No Ordinary Adventure

Becoming an Adventure Traveler and Magazine Editor with Uwern Jong

October 21, 2020 No Ordinary Adventure with Uwern Jong Season 1 Episode 1
No Ordinary Adventure
Becoming an Adventure Traveler and Magazine Editor with Uwern Jong
Show Notes Transcript

Uwern Jong has trekked around the world and found himself learning and leading in what's next for discerning travelers.  Hear his stories from Angkor Wat to the Solomon Islands and his thoughts on diversity in travel and representing the LGBTQ community. What inspired him to leave his marketing career and become a journalist and editor of a top luxury magazine? Listen in to find out and ponder what travel will look like around the world.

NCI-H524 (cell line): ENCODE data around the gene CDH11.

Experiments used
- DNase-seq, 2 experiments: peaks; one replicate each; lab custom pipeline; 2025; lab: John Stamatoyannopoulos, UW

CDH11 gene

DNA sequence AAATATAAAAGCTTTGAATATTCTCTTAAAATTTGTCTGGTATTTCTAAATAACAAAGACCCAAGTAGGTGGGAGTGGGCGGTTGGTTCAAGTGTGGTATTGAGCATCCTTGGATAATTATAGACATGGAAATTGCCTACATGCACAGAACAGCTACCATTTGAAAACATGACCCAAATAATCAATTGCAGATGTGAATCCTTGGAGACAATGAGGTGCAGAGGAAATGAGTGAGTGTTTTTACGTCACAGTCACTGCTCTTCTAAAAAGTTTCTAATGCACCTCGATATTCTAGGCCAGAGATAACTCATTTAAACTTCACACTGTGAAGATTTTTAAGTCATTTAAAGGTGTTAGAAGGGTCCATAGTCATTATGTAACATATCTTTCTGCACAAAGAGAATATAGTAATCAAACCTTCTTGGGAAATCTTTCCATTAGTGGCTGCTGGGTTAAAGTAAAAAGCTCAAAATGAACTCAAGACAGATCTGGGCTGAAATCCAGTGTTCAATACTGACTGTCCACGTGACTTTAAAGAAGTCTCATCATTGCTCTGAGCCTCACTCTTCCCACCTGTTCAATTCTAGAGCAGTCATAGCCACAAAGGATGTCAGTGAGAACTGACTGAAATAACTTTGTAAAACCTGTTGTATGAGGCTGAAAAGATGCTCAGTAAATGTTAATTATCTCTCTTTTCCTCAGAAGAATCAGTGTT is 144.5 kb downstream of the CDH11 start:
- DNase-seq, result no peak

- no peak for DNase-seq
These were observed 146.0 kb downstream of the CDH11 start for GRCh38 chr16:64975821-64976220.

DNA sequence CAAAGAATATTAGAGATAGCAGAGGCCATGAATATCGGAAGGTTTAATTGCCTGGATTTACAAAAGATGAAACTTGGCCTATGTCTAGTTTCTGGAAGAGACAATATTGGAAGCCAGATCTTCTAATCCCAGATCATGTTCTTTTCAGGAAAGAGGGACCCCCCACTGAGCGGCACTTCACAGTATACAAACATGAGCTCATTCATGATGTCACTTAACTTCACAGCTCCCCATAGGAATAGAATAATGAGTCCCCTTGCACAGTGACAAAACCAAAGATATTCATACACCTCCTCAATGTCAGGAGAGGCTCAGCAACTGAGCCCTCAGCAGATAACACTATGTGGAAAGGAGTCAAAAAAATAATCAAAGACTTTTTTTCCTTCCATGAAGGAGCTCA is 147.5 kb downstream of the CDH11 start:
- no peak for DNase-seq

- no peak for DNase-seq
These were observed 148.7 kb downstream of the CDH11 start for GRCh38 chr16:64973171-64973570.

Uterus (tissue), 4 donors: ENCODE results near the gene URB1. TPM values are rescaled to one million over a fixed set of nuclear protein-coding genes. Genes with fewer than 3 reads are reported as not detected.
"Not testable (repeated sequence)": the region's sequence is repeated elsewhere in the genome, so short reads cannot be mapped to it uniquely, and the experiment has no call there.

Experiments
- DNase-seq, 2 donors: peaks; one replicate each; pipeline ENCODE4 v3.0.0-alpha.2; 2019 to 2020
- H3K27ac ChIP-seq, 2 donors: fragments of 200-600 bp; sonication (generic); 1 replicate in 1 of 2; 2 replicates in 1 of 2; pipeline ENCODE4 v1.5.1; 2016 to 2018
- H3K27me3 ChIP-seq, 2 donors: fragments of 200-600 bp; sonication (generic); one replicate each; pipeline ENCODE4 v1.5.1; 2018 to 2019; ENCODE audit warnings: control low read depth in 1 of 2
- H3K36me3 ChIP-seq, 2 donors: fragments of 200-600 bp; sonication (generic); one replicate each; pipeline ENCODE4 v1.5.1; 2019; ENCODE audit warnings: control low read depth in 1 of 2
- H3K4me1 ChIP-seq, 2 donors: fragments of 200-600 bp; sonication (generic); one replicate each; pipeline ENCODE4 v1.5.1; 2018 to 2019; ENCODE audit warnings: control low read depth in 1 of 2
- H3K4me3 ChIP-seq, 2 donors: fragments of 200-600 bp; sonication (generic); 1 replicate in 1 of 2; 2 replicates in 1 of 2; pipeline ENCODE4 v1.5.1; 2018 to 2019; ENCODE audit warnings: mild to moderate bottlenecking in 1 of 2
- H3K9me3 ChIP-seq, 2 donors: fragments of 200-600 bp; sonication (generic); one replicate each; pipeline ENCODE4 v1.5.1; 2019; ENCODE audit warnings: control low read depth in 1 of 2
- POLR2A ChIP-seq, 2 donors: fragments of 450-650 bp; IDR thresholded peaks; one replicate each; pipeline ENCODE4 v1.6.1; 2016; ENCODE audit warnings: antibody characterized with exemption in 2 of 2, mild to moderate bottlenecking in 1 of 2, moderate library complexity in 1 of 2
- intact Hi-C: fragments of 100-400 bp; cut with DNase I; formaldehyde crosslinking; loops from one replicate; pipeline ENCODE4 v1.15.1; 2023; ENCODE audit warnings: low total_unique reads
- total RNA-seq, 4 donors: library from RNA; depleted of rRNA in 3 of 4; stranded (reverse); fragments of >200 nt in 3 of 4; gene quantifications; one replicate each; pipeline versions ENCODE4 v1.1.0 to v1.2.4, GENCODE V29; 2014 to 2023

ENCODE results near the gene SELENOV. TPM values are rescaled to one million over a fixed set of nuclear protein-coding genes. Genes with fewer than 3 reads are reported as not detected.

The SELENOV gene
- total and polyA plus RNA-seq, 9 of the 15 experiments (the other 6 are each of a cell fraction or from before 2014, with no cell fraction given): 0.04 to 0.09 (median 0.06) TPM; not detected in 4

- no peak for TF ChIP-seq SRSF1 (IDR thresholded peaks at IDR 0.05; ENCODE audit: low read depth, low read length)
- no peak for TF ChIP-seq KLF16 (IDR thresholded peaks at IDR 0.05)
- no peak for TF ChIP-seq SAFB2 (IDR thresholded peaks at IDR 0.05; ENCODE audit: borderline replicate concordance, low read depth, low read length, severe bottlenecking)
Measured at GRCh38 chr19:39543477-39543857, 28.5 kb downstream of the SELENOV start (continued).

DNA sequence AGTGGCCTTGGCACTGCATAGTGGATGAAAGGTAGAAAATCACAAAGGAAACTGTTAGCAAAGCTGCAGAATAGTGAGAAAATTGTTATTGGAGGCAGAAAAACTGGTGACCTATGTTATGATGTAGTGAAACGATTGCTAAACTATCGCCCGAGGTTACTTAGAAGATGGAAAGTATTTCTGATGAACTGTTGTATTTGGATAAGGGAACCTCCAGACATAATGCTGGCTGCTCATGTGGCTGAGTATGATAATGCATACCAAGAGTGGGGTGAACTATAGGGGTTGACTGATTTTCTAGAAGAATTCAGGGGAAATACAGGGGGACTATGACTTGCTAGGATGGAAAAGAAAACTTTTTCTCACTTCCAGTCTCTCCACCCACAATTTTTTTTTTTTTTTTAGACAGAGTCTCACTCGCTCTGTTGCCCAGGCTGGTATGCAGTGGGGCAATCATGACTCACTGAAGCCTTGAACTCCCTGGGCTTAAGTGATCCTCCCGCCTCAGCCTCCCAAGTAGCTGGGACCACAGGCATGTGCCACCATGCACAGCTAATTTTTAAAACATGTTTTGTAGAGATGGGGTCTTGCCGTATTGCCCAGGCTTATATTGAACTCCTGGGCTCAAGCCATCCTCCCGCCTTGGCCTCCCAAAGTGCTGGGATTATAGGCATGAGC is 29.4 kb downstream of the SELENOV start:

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Hey adventures. Welcome to the no ordinary adventurer podcast, a place we call home for adventure and the conversations you want to have. We bring you inspiration stories from the field and talk with adventure travelers and industry experts from around the world. This is a place to fill your heart and head with travel knowledge. Now, your host Dan Blanchard, a lifelong Mariner traveler and CEO of UnCruise Adventures, a small boat adventure company defining the UN in UnCruise. Let's get started I'd like to welcome you into the no ordinary adventure podcast with me Captain Dan Landry. You so I'm coming at you right now just so you know from Seattle. I normally live in Juneau, Alaska. But our ever since COVID. I rented out my place in Juneau and I've been down here limit on my sailboats. Yeah. What time is it at home right now for you? It's 5pm But we're good. Okay, and I'll go away when I'm away from gin o'clock. So you're okay. Oh, I already like you. Cut into my gin o'clock and then we won't get on so well. We call ours Gen 30. You can tell me how I pronounce your name just to make sure. It's not the old one. It's you and my folks will Malaysian so they put it into Malaysian phonetic. As a result, nobody can say it. But you're not you never forget me. I tell you not much. How's life? How are you faring? Well, you know, I think we're all in the same boat. In my case, for sure it's a boat, or marching ahead and looking forward to hopefully some time and things changing this spring, maybe we here we are. We reopened many places and they were all closed again. So destinations wise until until we have this vaccine or we've got this beat it's really hard to it's really hard to do that. So a lot of people managed to get away but we're slowly closing borders. One by one every day is a new boarder closing so well, you know, one of the joys I think about being in the travel community is there's such a huge, wonderful bond. And I can't help believe that all this COVID stuff is actually bringing us all to gather better, stronger than we've ever been before. So I totally believe that I think in a reset as well. You know, in good time. We were just so far I took it I'm going to talk about this later. But you know, we fight we fight a fight a lot. We're constantly firefighting. And actually this time has got us to think about how we can do things differently. Which is, I think, really encouraging. Yeah, I agree. And I am really excited not only to have your great accent onboard today, but but to hear your story. And you know, maybe perhaps one way to start out is I think you know, you and I, from what I've read about you have unique travel stories, how we got into this business, but I would love it if you could maybe kind of share with me what what brought the entrepreneur out in you to start your own business to be the editor of a fantastic magazine that is flourishing in this time of COVID. Well, thank you firstly, thank you, Dan, for having me. I know the C's keep us apart at this moment in time. But I live in hope that one day we'll get to meet face to face and actually do this face to face over some gin I hear. So let me tell you my story. So well. Firstly, I'm you and John, I'm proud to be as what we call experiential lists in chief was just a fancy way of saying editor in chief of what is the world's leading luxury and experiential travel magazine for LGBT people out there. And I started with my business partner some 10 years ago, and how did I get started into it well travelled and I go way back to when I was a kid that and many, many, many, many, many, many moons ago. But until I decided, but until I've decided on a handsome Asian leading man to play me in my biopic, I'll spare you the gory details and jump straight into how I got into travel publishing. So just before I started out there, I was a travel and lifestyle marketer that switch side to be a journalist after 10 years of working in and eventually at the helm of a number of communications agencies here in London. The last two which I was lucky enough to sell I crossed over into the dark side, or what they say the good side dependent on which side you're on out there. You know, as someone who loves to travel, I realized back in 2010, that there wasn't really media for people like me, members of my LGBT community that also loved luxury, experiential and adventure travel. It was a different time to you know, when we started out there 10 years ago, there was no equal gay marriage here in the UK, US and in many parts of the world or legal protections for that matter. So we were seriously on the backfoot as a community But that has changed leaps and bounds. And with that much, much wider acceptance of the LGBT community and difference on the whole, for that matter, be a gender race, and increasingly so intersectionality, particularly in the travel industry, today's travel brands, including you wonderful folks, and crews are keen to win over the hearts and minds of what we call a super diverse cross section of travelers and be part of the solution to greater inclusion and equality in the world. So, out there 21st century luxury travel journal rooted in what we call our three Ds, which are brand pillars of diversity, discovery and discernment. And 10 Roller Coaster years later, I'm thrilled that we're not just the magazine for LGBT people anymore. But one of the nation's which in the UK is foremost, multi award winning travel magazines, a quarterly coffee table book and a brand beyond print that I'm proud to say boasts a huge following of allies, particularly those still looking for inclusivity in travel be that people of color solo female travelers, modern families who enjoy seeing the world through our lens, one that safe considered steeped in personal stories, and more of utterly fabulous. And that's how we got into it just essentially. Well, you know, and I, you know, I just can't help but just smile if you're sharing your story, because, you know, it was a different world not too long ago. And and this will sound weird, but in a way, it has become so much more normal, healthy in the eyes of the world, and acceptance of gay and lesbian travel. I mean, for us, when I was very early in the business, it wasn't that common. And you know, today it's a different world. And I one word you said there really intrigued me discern, tell me, because, okay, I come from a religious background as a kid, right? And certainly was part of my upbringing. And I hold a lot of value in what that word means. So I'm curious what it means to you. Well, I mean different things to different people, you know, I'm a marketer. So I use the word discernment very vaguely, so people can take whatever they want from it. But discernment to me means you know, that the luxury is linked to discernment. And discernment to me, means choice choice is really important in that part of it. But also, to be able to look at the world in a particular way to decide what it is we want from that world. And to be able to go out and have that choice and to be able to go and get it. And that's what the sermon means to me. And it doesn't matter what level of luxury it is, it can be, you know, from the lowest, most simple adventure travel level to the highest, you know, suite on your cruise. Discernment can mean many things, but it means doing things that you want to do that is, you know, different from your everyday life, perhaps as well. Yeah. Isn't that the truth, I mean, luxury, it can be luxury of experience, it can be luxury of setting, it can be luxury of acceptance. I mean, that discernment that you talk about when you talk about the luxury travel market is real. And it is cater to everybody. We, early on, we were very much a luxury brand with all our votes. And, and but as time went on, we found that that was important, but the luxury of real, authentic experience, I think, is what you're talking about to. Absolutely. And everyone you know, everyone finds finds a different definition of it. And that's what I love about the word luxury and discernment. Because there's a different definition, you know, luxury, and, you know, on paper is all about affluence. And I don't think that's true at all. You know, luxury is to be able to go out and do something that really transforms your life that really makes you you know, that's different from your everyday life. It could be eating your mom's food, you know, my mom lives in Malaysia now. And I don't get to see her that often. But real luxury to me, to me is getting out there and being in her kitchen while she cooks. And that may not be you know, the textbook definition of luxury, but it's luxury to me. Yeah, I hear you. Well, when we're speaking about travel now, this is your you mentioned earlier, you wouldn't go into the gory details how you got but let's talk about you and I have traveled a lot and I have to say you have traveled for what I've read around the world more than just about anybody I know I think but what give me your hairiest travel story and and let's let's pull the covers off here a little bit. Open and talk about your most crazy ass travel story that that you tell your friends, not just dad on a podcast. Now listen, I have so many of those. I think between you know, I think we share the Spirit then between the spirit of adventure, general inquisitiveness and lost the storytelling identify myself In funny and exciting situations when I travel, I could tell you about the time in Argentina where I was given the keys to the city of Mendoza, because people have mistaken me for sign. You know, the Korean pop artists who did Gangnam Style, or when I got locked in by a forest ranger in a pen, with a family orangutangs in Borneo, but I'll leave those for my biopic. So I'm actually going to tell you a travel story that led to me creating this magazine, because I think it's another podcast, we are going to have all those stories, but go ahead. So when I left the world of marketing and toyed with the idea of setting up this magazine, I took myself off traveling to Southeast Asia. I was actually in Cambodia, when it come to Jesus moment happened, well actually was a come to Buddha moment because it was in Cambodia. So I was clambering up the infamous Angkor Wat at dawn, in the days when you still could you can't anymore, unfortunately, and you know, but also fortunately for the protection of protection of the UNESCO site. But when, in those days, many moons ago, you still could so I was keen to get up there I went up that Dawn and pitch black to be one of the first people to get to the top to say a sacred morning prayer. But when I got up there, I found that had been beaten up there by a rather elderly Canadian lady from Vancouver. So she climbed up these super steep steps in crutches in the pitch black to do exactly the same. And she'd beat me up there. But I'm a firm believer in things happening for a reason I wasn't too disappointed for too long. So together, we watched the sunrise over Siem Reap, as a monk in a saffron yellow robe less disenchanted with the most feared real spiritual moment in my life. And there was a poignant moment midway actually, when She leant over, and confided in me that she had a terminal illness and was dying. And Cambodia was to be her last and final trip before passing. So, you know, it was very emotional, we both cried a little on top of the world, essentially, and spend some time together. And as we said, Goodbye, she decided to tell me as her parting words rather than randomly, that if I had something in my head, and I wanted to do something, or there was some way I want to go to seize the moment, and just to do it, because life is short. And as soon as I return for Cambodia, we started the magazine. So that's actually, you know, my travel stories, because it led me into the world that I am in today. And it's true life is short. And we have to seize the moment and seize the day and get out there and do what we want, if we can. Well, and you know what, what strikes me about that story is just the the heavy, heavy communication of to human souls. I mean, to be on top there and to hear her story and, and go through that, I mean, that I can see why that would be the story that would stick. Absolutely. And, you know, it led me into to where we are today. And I think that's why travel is so amazing in that way. Because it can bring people from totally different backgrounds and totally different parts of the world together to experience something magical and take away what they want from it to discern. True and and and moving from there into today. You know, we're obviously in this world pandemic, your businesses affected just like mine, but in different ways. I mean, tell me, you know, how you're taking your brand and adjusting to this period what you had to change in your Outlook since COVID. And, and maybe how that folds into the future. Wow. Listen, listen, Dan on the eternal optimist, you can't get a you can't keep a good dog down. And they say I'm the eternal optimist here. So I think there's a silver lining to everything. It's been, as you say, a terrible year for business and for the travel industry. But actually for us, I've seen it as a been a really good year for brand and innovation. You know, in good times, I think we're constantly firefighting. And as a small and growing business, when everything is moving so fast in a travel industry, sometimes it's so hard to keep up. And you just you know, focused on essentially doing business rather than stepping back and thinking about the magic of travel. But as we've had some time to think, and we've thankfully managed to keep our entire team on board which which I love because, you know their family to me essentially, we have the opportunity to come up with some amazing and innovative things that are set us on course for what I think will be an exciting recovery. We launched an awards program, crazy to launch a new product at this time. What we did, and I know you guys have entered so thank you for your support. But the you know the thinking behind the award was to reward innovation resilient stewards. chipping creativity in the travel industry. And we've now I'm excited to say fundraise close to $10,000 from entry donations that we're going to give to the winner of the most out there initiative and community sustainability and conservation category. They've been so many fabulous tourism projects that give back at this time, and I just want to do the same. You know, other than that, we've been working on our website to increase engagement, traffic's through the roof, that people want to feed their wanderlust. So we've launched what we're calling a feel good newspaper, online called the experiential list that continues to print the blind inspiration to our readers. And more importantly, and this is super important to eight positive mental health. Lockdown does funny things to people, let alone the uncertainty. So we're using travel as a force for good to help people keep their minds traveling, which by the way, is our hashtag at this time, hashtag, keep your mind traveling. And we've been working hard still, you know, working harder than ever, in fact, and we're back in print this winter. I'm so excited to say that we're back in print this winter, we had to take a little hiatus. But we're literally as we speak, just closing our latest issue, which we're calling the next chapter, which is all about what 2021 holds all of us. And it's filled with divine inspiration, coming out of some of the insights, my research at this time and tapping into the needs and wants of our traveler. So we've been busy. I first of all, I applaud you. I'm excited to hear about all the activity you are having. And going back to print Oh my gosh. And so it can you give us any leading secrets that are going to come out this first issue any any insights that you're seeing here that you can share before the press? lets loose? Haha, I actually have a ton of insight so I was prepared for this job. And you're going to ask that question. Let me tell you some of our insights, because we've been quite diligent and pulling our readers over this time, I've always, I think being a marketer coming from a marketing background. I'm always so keen to know what our readers are interested in. So we've got some quite some detailed insight into what out there travelers are looking for going forwards. So let me get the basics over with quick. You know, we all know this health and safety, flexibility, trust, that's super important for all travelers and out there travelers to I think you're you know, you're seeing that you're definitely seeing that within your businesses. But more specifically for our readers that comes a heightened sense of safety when it comes to travel, not just from the virus, but also from other factors. The nervousness, I think that COVID is created means that out there travelers are defaulting. And I say this for the first time in a long time that we've seen at the magazine two destinations and travel brands that show them more actively involved in caretaking for the world. Whether that's environmental sustainability, or social sustainability transformative travel is is by far the buzzword, it was already a buzzword transformative travel before we went into this, and now transformative travel is going to be is going to be huge. And more specifically for our LGBT readers. Our survey shows a marked increase of people choosing a destination or brand known for its welcoming stance, as compared to the same survey that say we did in late 2019. I would also say that there's increased concern around politics leaning to the right, you being American, you know what I'm talking about, of course, but all that is happening in many places around the world. So there's this increased need for safety, and inclusivity is compounded even more so out there travelers I'm feeling and I'm getting this I'm more woke to coined the word. You know, I think I'm too old to use the word work now, but the more work than ever, and they want to work with travel providers that can show that commitment to diversity, particularly in the aftermath of COVID Black Lives Matter and all the geopolitical challenges that 2020 Of course, coughed up. But you know what? encouragingly many travelers are ready to go now. I think you can't keep people who love travel at home for too long, you know that they're dying to get out there. And we've been tracking the behavior of a heart sample of our readers for a little while. And I can tell you some 70% of our British sample at least I know, because we've been able to get out there has already taken short haul international leisure travel since the border started opening again in June which is staggering. But the more important part is that we've now pulled that 92% of these people will not be concerned with traveling along the hall and that destination over six hours so you know we're ready to go we're wanting to get out there and people are looking to book into Christmas and you know, in spring 2021 And we've seen also a rapidly growing trend and nomadic travel. longest days slower travel from out there travelers, many of which Many people realize they think that over the past month that they can successfully work remotely. I think we've all we've all found that it's possible to do. And with many trap many businesses here in the UK, not expecting their workforce to return to the office until 2021. The opportunity is there to get out into the world quarantine for the two weeks requirement and actually enjoy their time somewhere else, you know, and with, I think it's particularly sort of characteristic of our reader, because they've got less physical ties, LGBT people are more and more likely to own the homes out right, run their own businesses don't have kids, you know, so the idea of quarantining somewhere fabulous and spending some proper time there is very attractive, especially as winter hits, you know, but this is the best news of all, especially for those selling travel. And I'm sure you're welcome this news that that travel will be a spending priority for the year ahead, where beforehand, we had some competition and luxury fashion cars, art, you know, the clear winner for 2021 is travel which 68% of people saying that their travel budget will remain completely unaffected, or actually will increase in the new year. And I think here's the big one for you. I mean, we talked about transformative travel 78% Want to are looking for experiences that are life changing. So people are, you know, taking more consideration, and to the type of holiday they book. And this is I think there's two little little snippets of information is a you know, you're welcome. The desire for outdoor space and nature based experiences is through the roof, like 77% of our readers have opted for holiday that gives access to nature and opens basis for when they can return again, and the desire for group experiences. Small group experiences particularly remain small, which actually shocked me a little bit, but I think people are craving human company now, you know, after so long been locked down. And so long as it's done in a safe and considered way. And for you at UnCruise. I've got some great news. The interest in small ship expedition cruising holds firm, I was expecting that given the negative press that the cruise industry has received over the last few months that that will be a fallen interest. But actually, interest in small ship cruising has increased by a couple of percent. So it's less clear, is rose tinted glasses. I think this is all good news to me. And of course we've been, you know, I? Well, first of all 92%. And then 78% in those two different categories is amazing to me. Also, so it doesn't surprise me. Because I'm we're feeling the same thing. You know, a lot of our guests were, you know, initially anxious and fearful. And it has turned around to you know, listen, I only live so many years on this planet, I need to get out. And I'm going to travel. And I think you're right, in the sense that people are picking destinations, small group bubbles, we're finding as a big thing, whether they be family bubbles, or friend bubbles, you know, even traveling when COVID around, of course, you know, for us here in the United States, a big thing is going to be rapid, regular, and reliable testing very soon, I hope. And I hope it goes nationalized. Otherwise, we're going to be in trouble. But, you know, the, the opportunities are truly out there. Ken reminds me a little bit. I've been in the business like yourself for a long time. And I remember after 911, there was this pause of travel, and it really took till March to peak for people to really start booking again. But they came back for the same reason they're going in my life, I have to live, I have to have experiences, I need to be on the on top of that historic structure sharing the story with a woman who's died like you did. And these are that this is what enriches our life. Right? So I I am encouraged by what you say. And I, I can't wait to read it. Surely I'm truly encouraged. And you know, like I say, I am in the eternal optimist, but I just feel it, I think, you know, we as travel providers, people who work in the travel industry, we're adapt to this, we we've seen, we've seen this stuff before, like you say, you know, we know how to make this safe. So we know how to make the situation safe for people to travel. We're in the business of looking after guests. We're in the business of hospitality. And looking after guests means making sure they're safe. So we're going to do that. We know that and as soon as there's confidence and there seems to be confident for people to get out there traveling again. They'll come back. Absolutely. So with that, come back if you could be in front of every travel provider in the world right now. If you had a word of wisdom about how their brand can improve for you, your clients, for humanity at large, what would be some of those things that you would look at and say, This is what brands can do to really march towards the future? Right. So here's the thing, trust is super important if two key words, trust, now more so than ever, travel partners have to demonstrate that they can deliver the same, if not better experience and more challenging, and more challenging time. And trust is essential to that, you know, and I'm so encouraged that there's so many brands like you guys that have, have built that trust for a very, very long time. And, you know, that trust continues. And I think now we've got to push, we've really got to push that trust, because that's what consumers are looking for. The other thing I would say is personalization, you know, hyper personalization, almost to some degree, I for one, and so dari does want to work with travel partners who truly understand our needs, you know, and have second guessed my requirements and all my needs way ahead of me. And then the out there Well, that's the understanding of inclusivity and valuing diversity, and understanding that no two guests or customers are the same, that brands don't just stop at a quality and they need to, in their Service Delivery exceed expectations based on individual preferences. And I think that's more, you know, that's more important now than ever, you know, the cookie cutter experience has gone out the window. Yes. We need to find ways of delivering memories. That's what travels about, you know, for so long, I think people, particularly in good times, you know, people have been very into selling rooms or having so experiences, you know, that sometimes I think that actually we forget what we're all here to do. We don't sell travel, we sell memories, we sell dreams, and we sell memories, you know, and the functional bits are just purely functional. But what people take home with them are these dreams and memories. And I think every travel provider needs to think about that now that we're no longer selling just rooms and cabins and experiences. We're selling memories. And we have to remember and go back to you know, where we all started when we came into the industry. And before we got bogged down by commerciality and business that, you know, is the experience that really counts. Yeah, that is so true. And I apologize, I was looking, I was taking notes on what you're saying, I was loving those words so much. You know, I when we started out our business, we were originally a company called Americans for cruises. And like I mentioned, it was luxury. But even back in those days, I used to tell my staff, we are not selling a boat, we're not even selling Alaska, which was our original destination, we are selling life experience. And it just happens to be that the tool is about the tools that kayak, whatever. And I just I hearken to the personalization message you just sent about, you know, travel has to be about the human being and their desires. And And certainly, you know, we both experienced a lot of mass market in our lives. And that has a place. But I think for true luxury luxury of experience, perhaps as the way to say it, you have hit on a key core value that I believe is the need for the travel industry going forward. Absolutely. Personalization is key. And in my world, this is you know, that's an added as an added level. You know, personal personalization is magic. If you get it right for an hour for an LGBT traveler or traveler that comes from a different background to the mainstream. I think for me, particularly in this age, and because of the platform I represent, I think brands also need to look at themselves in the mirror more and ask if they're being truly inclusive to this work. I keep using this word for this work 21st century guests. Because this this, this guest actually valued diversity more than ever before. You know, and I think travel, travel providers need to get in there they really need to ask themselves if if diversity and inclusion is really part of their DNA and their operations and the way they communicate with the world and with their people or their staff trained to understand the needs of LGBT travelers or travelers of colors or modern families. You know, families are no longer mom, dad and two kids you know, families can be single parent families that can be same gender parent families, it's it's it's so important to to understand diversity and to reach these people are represented in marketing and communications and in your workforce and you know, and travelers, I used this word earlier, intersectional travelers are more intersectional than ever, you know, I looked like I do, but I'm proudly British and gay. And I'm of Asian descent, you know, I check off so many diversity strands. And while I'm working to be at the top of my game, I sometimes stopped to take a look around, I still feel rather underrepresented in the industry, and in travel marketing that is predominantly white and heteronormative. And at the board table of the big travel brands, so I think I think it's really important for brands to address the issues of diversity inclusion in their everyday work, because that is what today's customer is looking for. We are more diverse than ever before. And actually the travel industry, it's such a diverse industry and the very nature of travel as worldly read diversity. So surely it makes sense to embrace it, and make it a core value in everything we need to do. And in this age of hyper personalization, as I say, in an industry that is adept to creating memories, this is an area that's still needs more work. But I know we're gonna get there. I'm confident we're going to get there. I agree. You know, I just have to tell you, I feel like I've been in the sanctuary of you're in preach, you can listen to a really good preacher right now. You're in the United States and want to get together you and I will rock it. Okay. Absolutely. All I need is a gospel choir to come in behind me, right? I mean, no religion, this is life. And to me, it's exciting. But I have one kind of odd question, I'm just gonna throw out my research, it kind of peaked a little bit of interest, you started talking about the South Pacific one time, about opportunities that might be coming up. And I took three years off when my children were eight and 10. And we sail the South Pacific on a 40 foot sailboat. So I visit a lot of islands. And I find that it depending on the particular island group, I mean, historically, of gay and lesbian activity, as far as being accepted, is there it has been historically for hundreds 1000s of years. And we were we were so I mean, this was back in the 90s, when it still wasn't really accepted. And travel is its identified group. So we were, you know, very excited, you know, to find this natural path, you might say, in our in our sailing adventures, but when you talk about the Civic, I mean, do you have any thoughts there, I need some insight, because I travel the Pacific and I, you know, you're kind of starting to speak my language. And when you talk about that destination, South Pacific is opened up wider than ever before, you know, now I consider paths, you know, used to think about load the Fijian Islands and the Cook Islands. And, you know, and obviously, you know, Bora Bora and Tahiti, the French, Polynesian islands is hot on what's hot right now. And because it's one of the I understand that it's actually one of the early destinations at this moment in time that's accepting American travelers. That's actually the scourge of my Instagram is entirely of people in the South Pacific right now. But no, you're right, without Pacific is so interesting. It's so rich, and the isolation, I think, you know, if you go into the history of the South Pacific, the many people that escaped, you know, a lot of prosecution a lot of a lot of colonialization, you know, that that's that's the buzzword for now a horrible word, unfortunately. But a lot of people were escaping colonialization, or went out into the islands, and they live their life in this way. That was open, respectful, loving of nature, which is, which is super important. And actually letting everyone be who they are, and actually believing in the spirit of people and the spirit of humanity. to last, you know, and I've experienced that, you know, even sometimes the strangest of places like I was recently in Raja impact in the Indonesian archipelagos. I also went out to the powers of their, which was fantastic. And you know, Indonesia, not a great country, when it comes to LGBT rights or human rights for that matter. But in those places, it's an entirely different story. Yeah, an entirely different story. And listen, I I've come to learn this in my in my travels, that what the regime puts down what government put down is entirely different to what human beings present. Human beings inherently not all human beings, unfortunately, but most human beings. I'll give everyone the benefit of the doubt. Just just want to love their fellow human. Yeah. And regardless of what color they are, where they come from, who they love, what they're able to do or unable to do. It doesn't it doesn't matter which Just all human being. And actually in the South Pacific, that's, you know, that's what actually I would say, besides it being one of the most beautiful places on Earth, and also so rich in its ecosystem, and wildlife and marine life and pretty much untouched. Actually, there is this inherent human spirit of, you know, loving life, being out in the open, enjoying nature, and creating memories and inherent human nature. It is inherent, we were, you know, we're born to love. We are, you know, and people, unfortunately, forget that. And unfortunately, it comes from, you know, the things we're not supposed to ever talk about politics and religion. Unfortunately, it comes, you know, a lot of a lot of the difficulties, difficulties stemmed from that. However, you know, regime beliefs are usually different to what people actually present. You know, and you can go to some what is sometimes what you think the scariest places in the world, as an LGBT person, or a person of color, or someone that might come from a different background to usual, and being, you know, having the best time and meeting of minds and really finding out that people really don't care. They just, they just want you for you. Yeah, you know, isn't just a great place that our world's heading to whether the government's thinks oh, or not, and I, you know, I'm just going to close with First of all, I have so enjoyed this interview. It's, me too. There are times in life when we come across the path of people with big hearts, big souls, open minds, that are just wanting good. And I sense that from you. And I, I've lately been finding old songs as I've been in, you know, our own bubbles, right. And one of them I, I've been singing to my girl lately is, you know, and you know, this song, but we all need it. It's what the world needs now. And it's so Elementary, but it is so right on. And, you know, and I want to thank you for all you're doing for making our life, our world, my life today, a lot more lovely than it was 40 minutes ago. And I hope that you carry this message on and on, and you're encouraging me, I'll put my finger now you're encouraging me to follow a better path. So thank you so much. And thanks for joining this podcast. And I just look forward to the day that that I can meet you in some remote place and be on a hilltop and talk over life. Thank you, Dan. And thank you so much for having me. And actually, you know, I want I'm not done yet. It's Alaska. So yeah, that's where you're that's where you have been. Find you. So when when all when all is better. I will be over to you in Alaska, and I hope I can travel with you and you can show me your world. Alright, sounds good. And you're working just fine. You What's the best way to contact you. You can find us online at www Out There dot travel, or on Instagram at out there mag, I noticed you're pretty heavy Instagrammer I try my best 21st century storytelling, you do the right words anymore. You got to be present in pictures, you got to be able to take pictures, you got to shoot video, you got to be able to do this, you know, the world has changed. And I'm all for it. I'm all for it. Thank you so much from the bottom of my heart. But I hope that when our crap paths do cross that that we can go out and celebrate luxury in the experience of life. And I look forward to the time and I'm also in the future I would love to hear more about you know just just I lately because businesses being reinvented I'm finding myself just been like how are people you know, just the mechanics of business and getting through this period and and expanding into the ever changing marketplace? So maybe we'll maybe that'll be a little maybe we'll have a business talk so today about how the heck are entrepreneurs. Now absolutely am I talk to keep the glass half full? I've been lovely speaking to you. Oh thanks for listening to no ordinary adventure sharing locally harvested stories about adventure. Be sure to subscribe, leave a review tell a friend and help spread the word. We are a community of nature lovers, intrepid travelers and outdoor adventurers mostly from the comfort of a small boat and we want to spread Our love of this fascinating planet that's it for this episode now get inside